The Vespa “luggage” compartment was soon stocked with short ribs, chorizo, hanger steak and vidalias for the obligatory chimichurri sauce. But carnivores we are not, and I needed some non-meat supplies if I was going to faithfully recreated the most delicious multilayered diner sandwich from south of the equator: the lomito. Onwards then! Giddyup to the market! Am I confounding my cowboy cultures? Whatever.
Leafy greens, early tomatoes and eggs fresh from Ronnybrook Dairy loaded down my backpack, topped with brioche rolls and an Amy’s epi baguette looking more like a medieval torture device than the crusty wonder of deliciousness that it is.
The girls rolled in around eight with the steak marinating happily, the chorizo warming on the griddle. We popped a bottle of Malbec, plopped down on the floor around the coffee table and caught up on the past few months of each other’s lives.
I find that it’s hard to really keep in touch with people in the city. Nobody really comes over to just chill at your apartment, and most of my friends are scattered across two boroughs. I don’t know why it takes so much effort and coordination to get people in the same place, but for me it does. Fortunately, it’s completely worth it.
The dreary winter and busy schedules had kept us apart for months, so we said our hellos over a toast while the short ribs sizzled under the broiler. The courses trotted out over the next few hours: I sliced the chorizo and baguette as we heard about A’s first year of law-school; we spooned spicy chimichurri reminiscing about school in Miami and learning about M’s new school in NYC; much girly giggling was had by all as I recounted the bizarre events of last week. We finished a bottle and I re-suited up in my cooking gear for the obramaestra.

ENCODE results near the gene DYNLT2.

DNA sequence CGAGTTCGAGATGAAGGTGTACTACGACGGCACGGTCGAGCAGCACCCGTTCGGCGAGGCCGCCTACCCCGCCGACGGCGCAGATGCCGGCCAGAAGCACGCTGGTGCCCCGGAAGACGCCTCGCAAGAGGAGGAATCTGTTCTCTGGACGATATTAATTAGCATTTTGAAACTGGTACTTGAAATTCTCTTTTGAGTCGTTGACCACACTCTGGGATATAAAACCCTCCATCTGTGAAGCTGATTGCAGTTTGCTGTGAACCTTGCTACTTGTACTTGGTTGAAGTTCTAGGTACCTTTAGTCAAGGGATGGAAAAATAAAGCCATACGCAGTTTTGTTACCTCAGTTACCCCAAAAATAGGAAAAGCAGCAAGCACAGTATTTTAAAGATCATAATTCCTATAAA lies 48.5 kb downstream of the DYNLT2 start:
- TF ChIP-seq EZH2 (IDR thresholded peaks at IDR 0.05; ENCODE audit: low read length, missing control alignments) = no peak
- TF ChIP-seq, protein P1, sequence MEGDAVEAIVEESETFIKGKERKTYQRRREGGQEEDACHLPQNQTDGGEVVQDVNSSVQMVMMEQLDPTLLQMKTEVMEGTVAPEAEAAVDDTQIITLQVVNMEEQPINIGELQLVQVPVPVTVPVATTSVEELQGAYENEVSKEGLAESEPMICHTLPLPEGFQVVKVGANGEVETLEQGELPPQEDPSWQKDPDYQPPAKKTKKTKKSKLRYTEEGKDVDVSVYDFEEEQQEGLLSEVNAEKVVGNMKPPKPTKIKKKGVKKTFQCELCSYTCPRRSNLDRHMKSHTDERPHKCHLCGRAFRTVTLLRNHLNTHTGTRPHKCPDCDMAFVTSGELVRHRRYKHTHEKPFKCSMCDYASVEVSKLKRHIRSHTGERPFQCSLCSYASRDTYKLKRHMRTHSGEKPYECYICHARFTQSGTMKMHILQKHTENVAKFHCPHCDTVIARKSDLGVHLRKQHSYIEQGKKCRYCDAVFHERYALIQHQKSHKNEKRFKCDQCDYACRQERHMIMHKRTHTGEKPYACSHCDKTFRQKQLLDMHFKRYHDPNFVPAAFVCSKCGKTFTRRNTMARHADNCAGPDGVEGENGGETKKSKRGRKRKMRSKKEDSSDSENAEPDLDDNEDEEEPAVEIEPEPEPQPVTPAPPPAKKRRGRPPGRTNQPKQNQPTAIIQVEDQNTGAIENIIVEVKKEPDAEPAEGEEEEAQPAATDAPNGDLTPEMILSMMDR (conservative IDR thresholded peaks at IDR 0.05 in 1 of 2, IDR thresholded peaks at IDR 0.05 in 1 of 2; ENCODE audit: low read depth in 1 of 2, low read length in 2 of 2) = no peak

In a veritable grand finale of an evening, I sliced tomatoes, toasted brioche, layered la quercia prosciutto lettuce and provolone, fried eggs, seared steak and finally served up three perfect lomitos as we moved on to the present and future of our lives. When it’s been a while, you need at least four courses to catch up before you can get a discussion going and really talk about anything interesting. Luckily I think we had five, including a decidedly un-gaucho peach pie. Aah, Argentina, the truth is we’ve never left you. You’re far too tasty to forget. It’s good to know that I can remember Buenos Aires and my little Odyssey in the company of friends and have it truly a fond memory. I think that means todo anda bien.
Spending a whole day with food, zipping around town on a sunny day running errands, running in the park under the elms, and then making a meal into an evening of friends and debate is pretty much the best part of life. On a night like this, feeding the people you love is as far removed from the elemental necessity of ingesting nutrients as the end of the earth. It’s tragic that some people treat the process of shopping, preparing and sharing food as a chore. That kind of attitude brings hint of tears to my eyes, and there will be no crying here, that’s for sure. Life is good here as the sun warms the east coast and summer begins to stir.